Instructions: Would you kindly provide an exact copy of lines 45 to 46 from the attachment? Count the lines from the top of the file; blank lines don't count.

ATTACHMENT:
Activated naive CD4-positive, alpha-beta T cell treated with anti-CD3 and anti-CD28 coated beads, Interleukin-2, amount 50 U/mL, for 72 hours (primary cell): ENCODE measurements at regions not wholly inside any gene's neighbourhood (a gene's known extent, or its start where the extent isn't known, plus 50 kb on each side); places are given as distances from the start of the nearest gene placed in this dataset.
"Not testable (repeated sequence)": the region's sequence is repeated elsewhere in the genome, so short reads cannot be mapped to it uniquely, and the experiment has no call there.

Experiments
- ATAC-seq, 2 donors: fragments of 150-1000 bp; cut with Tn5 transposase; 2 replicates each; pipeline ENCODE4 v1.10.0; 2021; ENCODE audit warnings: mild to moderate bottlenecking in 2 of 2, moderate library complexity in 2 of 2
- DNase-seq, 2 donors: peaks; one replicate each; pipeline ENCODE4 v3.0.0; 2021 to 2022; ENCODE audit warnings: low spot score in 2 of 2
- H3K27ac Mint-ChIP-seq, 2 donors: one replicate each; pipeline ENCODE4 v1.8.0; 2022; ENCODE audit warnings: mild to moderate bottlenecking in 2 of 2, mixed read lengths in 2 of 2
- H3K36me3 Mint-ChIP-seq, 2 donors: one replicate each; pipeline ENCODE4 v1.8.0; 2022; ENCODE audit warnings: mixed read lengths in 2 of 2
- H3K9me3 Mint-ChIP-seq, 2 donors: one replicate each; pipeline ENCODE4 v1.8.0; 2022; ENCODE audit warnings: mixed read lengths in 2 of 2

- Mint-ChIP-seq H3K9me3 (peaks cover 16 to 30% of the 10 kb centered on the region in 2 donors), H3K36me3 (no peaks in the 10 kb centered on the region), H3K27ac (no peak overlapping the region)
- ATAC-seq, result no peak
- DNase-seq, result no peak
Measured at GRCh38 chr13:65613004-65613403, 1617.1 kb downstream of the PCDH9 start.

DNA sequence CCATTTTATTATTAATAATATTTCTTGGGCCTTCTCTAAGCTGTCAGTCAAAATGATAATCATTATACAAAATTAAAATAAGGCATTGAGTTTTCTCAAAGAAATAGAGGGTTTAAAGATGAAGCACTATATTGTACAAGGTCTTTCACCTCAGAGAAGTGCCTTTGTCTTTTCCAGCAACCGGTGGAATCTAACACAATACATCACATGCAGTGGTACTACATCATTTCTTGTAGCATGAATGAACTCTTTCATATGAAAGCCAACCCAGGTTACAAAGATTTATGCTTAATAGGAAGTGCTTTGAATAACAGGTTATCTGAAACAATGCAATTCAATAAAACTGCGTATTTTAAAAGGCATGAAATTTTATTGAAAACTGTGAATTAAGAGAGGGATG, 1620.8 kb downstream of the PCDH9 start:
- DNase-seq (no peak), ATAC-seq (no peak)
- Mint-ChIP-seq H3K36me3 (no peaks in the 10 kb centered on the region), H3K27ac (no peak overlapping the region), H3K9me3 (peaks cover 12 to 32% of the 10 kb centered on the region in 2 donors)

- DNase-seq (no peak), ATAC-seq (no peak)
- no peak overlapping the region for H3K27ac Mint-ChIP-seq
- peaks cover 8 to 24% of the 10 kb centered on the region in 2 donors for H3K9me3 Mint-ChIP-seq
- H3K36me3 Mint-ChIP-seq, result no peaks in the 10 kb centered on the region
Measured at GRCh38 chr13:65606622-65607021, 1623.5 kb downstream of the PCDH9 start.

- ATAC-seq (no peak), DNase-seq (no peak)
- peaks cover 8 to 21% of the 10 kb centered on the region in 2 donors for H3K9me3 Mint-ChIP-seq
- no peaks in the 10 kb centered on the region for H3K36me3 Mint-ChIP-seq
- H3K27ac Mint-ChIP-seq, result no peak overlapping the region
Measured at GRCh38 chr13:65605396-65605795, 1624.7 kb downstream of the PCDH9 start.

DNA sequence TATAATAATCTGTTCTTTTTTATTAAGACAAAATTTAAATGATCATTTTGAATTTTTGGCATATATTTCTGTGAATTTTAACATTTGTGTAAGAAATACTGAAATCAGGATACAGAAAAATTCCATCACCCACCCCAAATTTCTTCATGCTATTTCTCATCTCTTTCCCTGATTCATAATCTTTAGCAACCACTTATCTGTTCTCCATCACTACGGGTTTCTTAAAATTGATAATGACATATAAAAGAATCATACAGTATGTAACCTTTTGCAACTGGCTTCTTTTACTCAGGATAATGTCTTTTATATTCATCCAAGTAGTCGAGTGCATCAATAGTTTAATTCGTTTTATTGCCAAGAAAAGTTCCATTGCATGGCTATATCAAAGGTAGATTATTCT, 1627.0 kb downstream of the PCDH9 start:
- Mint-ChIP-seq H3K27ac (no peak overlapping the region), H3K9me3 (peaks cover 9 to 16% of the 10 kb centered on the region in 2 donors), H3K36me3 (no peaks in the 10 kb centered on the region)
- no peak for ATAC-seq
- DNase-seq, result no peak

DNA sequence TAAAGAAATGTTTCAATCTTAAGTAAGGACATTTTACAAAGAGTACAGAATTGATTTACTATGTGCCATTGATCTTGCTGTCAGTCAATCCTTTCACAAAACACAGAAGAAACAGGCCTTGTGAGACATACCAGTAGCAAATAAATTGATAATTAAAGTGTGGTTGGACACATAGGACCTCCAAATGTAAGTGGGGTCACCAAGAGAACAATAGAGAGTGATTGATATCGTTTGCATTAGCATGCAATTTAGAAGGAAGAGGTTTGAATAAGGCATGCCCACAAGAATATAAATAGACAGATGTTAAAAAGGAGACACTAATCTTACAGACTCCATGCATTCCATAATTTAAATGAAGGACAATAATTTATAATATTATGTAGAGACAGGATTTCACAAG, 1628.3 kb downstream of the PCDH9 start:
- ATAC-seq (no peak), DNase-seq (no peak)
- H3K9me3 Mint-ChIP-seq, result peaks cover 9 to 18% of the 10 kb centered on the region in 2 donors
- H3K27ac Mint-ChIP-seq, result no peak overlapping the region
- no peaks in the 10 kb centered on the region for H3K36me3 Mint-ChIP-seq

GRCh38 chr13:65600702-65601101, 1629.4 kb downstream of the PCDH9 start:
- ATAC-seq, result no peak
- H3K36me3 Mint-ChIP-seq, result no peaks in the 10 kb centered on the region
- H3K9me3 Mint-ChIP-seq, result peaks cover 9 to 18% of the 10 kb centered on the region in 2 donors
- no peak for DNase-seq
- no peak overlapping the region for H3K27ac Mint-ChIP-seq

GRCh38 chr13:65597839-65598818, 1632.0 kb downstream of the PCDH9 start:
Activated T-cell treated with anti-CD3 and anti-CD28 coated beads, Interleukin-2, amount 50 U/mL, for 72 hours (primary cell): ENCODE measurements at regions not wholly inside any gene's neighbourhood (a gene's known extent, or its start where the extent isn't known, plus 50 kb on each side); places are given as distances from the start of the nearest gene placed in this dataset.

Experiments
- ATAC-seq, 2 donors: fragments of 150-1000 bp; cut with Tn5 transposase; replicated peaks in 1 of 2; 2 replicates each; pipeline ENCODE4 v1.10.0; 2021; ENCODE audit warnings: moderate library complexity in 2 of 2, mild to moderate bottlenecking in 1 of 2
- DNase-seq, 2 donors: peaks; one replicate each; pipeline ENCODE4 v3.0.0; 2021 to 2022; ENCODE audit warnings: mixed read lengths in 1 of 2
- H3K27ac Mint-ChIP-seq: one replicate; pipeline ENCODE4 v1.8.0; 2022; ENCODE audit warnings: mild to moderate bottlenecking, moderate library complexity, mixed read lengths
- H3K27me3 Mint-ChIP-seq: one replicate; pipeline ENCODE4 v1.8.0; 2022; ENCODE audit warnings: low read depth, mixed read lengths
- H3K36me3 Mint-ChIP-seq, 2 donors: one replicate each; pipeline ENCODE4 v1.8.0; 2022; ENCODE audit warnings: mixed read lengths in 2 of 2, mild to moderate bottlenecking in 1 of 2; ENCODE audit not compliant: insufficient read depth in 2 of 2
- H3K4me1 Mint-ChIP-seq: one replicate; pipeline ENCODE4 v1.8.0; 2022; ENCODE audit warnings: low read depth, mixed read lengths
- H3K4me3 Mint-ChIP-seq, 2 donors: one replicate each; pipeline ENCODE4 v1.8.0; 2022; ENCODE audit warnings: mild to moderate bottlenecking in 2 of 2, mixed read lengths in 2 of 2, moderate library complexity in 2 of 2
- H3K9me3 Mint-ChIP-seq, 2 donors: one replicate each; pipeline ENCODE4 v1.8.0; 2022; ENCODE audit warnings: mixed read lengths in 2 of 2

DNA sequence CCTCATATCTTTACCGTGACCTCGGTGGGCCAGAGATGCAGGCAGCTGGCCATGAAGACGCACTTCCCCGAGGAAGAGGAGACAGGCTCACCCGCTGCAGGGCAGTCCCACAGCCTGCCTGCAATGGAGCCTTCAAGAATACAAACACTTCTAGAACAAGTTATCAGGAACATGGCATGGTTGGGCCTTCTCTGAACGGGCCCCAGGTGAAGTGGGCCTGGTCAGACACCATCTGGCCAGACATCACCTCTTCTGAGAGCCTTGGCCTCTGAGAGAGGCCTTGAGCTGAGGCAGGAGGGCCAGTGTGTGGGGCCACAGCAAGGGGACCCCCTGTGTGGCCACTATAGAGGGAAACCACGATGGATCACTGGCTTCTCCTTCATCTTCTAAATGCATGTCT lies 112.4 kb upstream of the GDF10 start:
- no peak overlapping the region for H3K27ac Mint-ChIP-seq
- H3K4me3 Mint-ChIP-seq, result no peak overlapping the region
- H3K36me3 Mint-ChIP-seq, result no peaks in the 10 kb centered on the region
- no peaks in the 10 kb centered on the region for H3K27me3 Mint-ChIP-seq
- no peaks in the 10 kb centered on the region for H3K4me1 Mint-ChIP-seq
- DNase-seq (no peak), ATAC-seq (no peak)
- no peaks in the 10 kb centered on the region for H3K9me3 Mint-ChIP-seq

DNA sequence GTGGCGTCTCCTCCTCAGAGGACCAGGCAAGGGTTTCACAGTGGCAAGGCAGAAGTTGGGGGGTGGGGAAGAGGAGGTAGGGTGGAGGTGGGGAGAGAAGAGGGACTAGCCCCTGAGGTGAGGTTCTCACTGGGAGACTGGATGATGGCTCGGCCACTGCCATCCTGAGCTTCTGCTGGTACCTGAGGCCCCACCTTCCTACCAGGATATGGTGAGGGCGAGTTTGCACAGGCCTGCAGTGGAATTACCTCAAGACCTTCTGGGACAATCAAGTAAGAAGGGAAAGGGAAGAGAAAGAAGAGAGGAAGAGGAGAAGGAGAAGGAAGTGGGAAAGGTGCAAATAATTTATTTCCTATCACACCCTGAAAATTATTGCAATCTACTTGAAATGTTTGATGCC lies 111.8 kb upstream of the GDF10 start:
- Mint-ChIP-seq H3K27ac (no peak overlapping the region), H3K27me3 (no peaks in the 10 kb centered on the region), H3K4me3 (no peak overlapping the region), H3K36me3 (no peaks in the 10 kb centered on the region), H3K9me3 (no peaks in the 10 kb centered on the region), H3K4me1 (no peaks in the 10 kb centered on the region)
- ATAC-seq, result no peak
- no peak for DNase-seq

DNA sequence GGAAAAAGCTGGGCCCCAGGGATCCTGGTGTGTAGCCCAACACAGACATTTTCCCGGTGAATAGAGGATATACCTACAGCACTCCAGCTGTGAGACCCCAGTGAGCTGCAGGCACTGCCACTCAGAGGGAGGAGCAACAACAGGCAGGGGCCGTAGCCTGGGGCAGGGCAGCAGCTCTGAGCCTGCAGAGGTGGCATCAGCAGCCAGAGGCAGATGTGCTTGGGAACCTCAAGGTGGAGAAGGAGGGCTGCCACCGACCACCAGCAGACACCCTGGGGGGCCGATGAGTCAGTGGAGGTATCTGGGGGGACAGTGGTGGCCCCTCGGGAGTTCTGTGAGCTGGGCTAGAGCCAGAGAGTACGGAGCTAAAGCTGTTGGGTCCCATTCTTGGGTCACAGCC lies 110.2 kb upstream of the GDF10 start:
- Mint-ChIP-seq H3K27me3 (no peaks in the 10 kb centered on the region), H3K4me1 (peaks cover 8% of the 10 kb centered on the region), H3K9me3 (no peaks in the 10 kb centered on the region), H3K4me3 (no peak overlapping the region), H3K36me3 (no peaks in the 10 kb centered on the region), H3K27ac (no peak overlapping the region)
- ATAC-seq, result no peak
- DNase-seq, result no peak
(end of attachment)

- DNase-seq, 2 donors: peaks; one replicate each; pipeline ENCODE4 v3.0.0; 2021 to 2022; ENCODE audit warnings: mixed read lengths in 1 of 2
- H3K27ac Mint-ChIP-seq: one replicate; pipeline ENCODE4 v1.8.0; 2022; ENCODE audit warnings: mild to moderate bottlenecking, moderate library complexity, mixed read lengths